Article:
What do you associate trade agreements with? Perhaps you think of big business and industry, untransparent procedures, or complex clauses that no average human can understand. True, there are issues with these topics. But do you think of “youth” when you think of “trade”? Maybe not.
Perhaps you heard about EU trade agreements with Mercosur, TTIP, or CETA, despite the fact that there are many more. The EU-Mercosur agreement has been under extreme scrutiny since 2019, when deforestation fires in the Amazon rainforest of Brazil made headlines and French President Emmanuel Macron called for rejection of the agreement. The concerns – which still persist today – are broad, from social impact on indigenous communities to trade in climate-unfriendly products like cars, or European farmers that are concerned by competition with cheaper beef from the Mercosur area.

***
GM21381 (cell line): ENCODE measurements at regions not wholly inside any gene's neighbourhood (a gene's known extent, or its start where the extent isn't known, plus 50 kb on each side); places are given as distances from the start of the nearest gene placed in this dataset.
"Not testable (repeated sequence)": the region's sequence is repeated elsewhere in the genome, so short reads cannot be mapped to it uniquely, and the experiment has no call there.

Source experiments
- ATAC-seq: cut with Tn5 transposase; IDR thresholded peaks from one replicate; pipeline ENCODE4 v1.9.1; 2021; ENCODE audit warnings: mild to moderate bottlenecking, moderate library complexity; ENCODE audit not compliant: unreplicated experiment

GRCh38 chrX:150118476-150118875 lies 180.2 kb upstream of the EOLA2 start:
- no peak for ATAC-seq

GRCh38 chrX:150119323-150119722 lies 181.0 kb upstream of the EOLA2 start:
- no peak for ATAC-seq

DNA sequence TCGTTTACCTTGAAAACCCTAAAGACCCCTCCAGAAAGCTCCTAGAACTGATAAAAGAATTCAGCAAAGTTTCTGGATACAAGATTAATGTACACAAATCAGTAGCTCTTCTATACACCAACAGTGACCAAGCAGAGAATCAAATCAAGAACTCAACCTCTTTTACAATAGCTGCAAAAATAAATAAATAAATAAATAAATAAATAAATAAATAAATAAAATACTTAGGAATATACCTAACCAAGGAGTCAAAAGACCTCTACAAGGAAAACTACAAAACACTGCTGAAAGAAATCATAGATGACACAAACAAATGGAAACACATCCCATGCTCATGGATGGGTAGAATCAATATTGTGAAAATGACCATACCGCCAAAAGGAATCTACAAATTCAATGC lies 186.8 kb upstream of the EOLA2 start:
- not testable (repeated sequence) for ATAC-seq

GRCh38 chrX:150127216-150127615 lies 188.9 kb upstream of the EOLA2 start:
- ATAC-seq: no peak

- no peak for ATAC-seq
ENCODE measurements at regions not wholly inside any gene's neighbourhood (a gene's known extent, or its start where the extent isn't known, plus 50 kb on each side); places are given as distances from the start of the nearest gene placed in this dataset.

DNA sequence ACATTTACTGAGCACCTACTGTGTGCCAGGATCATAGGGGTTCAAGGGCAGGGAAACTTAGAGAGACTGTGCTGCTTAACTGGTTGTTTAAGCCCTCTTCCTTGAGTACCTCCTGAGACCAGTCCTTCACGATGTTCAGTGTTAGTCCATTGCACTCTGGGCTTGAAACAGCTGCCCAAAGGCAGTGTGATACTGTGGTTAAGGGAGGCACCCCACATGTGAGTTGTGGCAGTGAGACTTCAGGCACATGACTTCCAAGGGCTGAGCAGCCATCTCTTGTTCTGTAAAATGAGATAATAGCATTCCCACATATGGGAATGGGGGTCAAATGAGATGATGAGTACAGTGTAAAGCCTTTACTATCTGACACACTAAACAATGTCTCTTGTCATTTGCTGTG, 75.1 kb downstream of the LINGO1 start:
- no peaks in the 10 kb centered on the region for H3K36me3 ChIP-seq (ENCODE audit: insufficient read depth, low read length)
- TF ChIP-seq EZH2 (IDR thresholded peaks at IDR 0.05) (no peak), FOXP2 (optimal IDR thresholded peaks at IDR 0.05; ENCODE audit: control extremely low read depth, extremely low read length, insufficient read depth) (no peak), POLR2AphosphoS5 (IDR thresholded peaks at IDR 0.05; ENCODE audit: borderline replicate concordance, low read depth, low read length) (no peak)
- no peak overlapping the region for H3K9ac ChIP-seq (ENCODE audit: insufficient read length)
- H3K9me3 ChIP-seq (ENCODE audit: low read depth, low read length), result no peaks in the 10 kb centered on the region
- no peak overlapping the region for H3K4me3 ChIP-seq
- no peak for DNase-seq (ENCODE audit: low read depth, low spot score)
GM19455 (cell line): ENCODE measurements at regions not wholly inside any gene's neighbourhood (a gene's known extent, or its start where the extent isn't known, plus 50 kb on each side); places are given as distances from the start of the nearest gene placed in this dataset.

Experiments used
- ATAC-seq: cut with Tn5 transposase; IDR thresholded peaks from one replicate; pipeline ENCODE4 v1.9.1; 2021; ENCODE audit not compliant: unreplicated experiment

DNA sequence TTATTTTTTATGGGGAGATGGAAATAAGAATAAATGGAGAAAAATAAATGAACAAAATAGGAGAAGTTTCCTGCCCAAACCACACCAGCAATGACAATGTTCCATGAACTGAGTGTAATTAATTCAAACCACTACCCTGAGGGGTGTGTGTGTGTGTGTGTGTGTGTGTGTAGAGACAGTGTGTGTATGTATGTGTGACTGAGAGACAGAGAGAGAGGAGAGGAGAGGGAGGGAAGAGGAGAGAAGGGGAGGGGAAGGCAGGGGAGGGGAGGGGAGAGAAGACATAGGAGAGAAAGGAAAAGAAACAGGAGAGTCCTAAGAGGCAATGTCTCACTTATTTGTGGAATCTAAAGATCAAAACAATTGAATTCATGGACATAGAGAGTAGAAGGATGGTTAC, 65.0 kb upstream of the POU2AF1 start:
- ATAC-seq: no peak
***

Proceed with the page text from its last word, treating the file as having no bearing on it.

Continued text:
Although social and environmental critiques have reached the heart of the debate, the dimension of youth, despite the perspective of climate justice, has been widely overlooked. To be fair, the youth dimension is generally overlooked in trade agreements.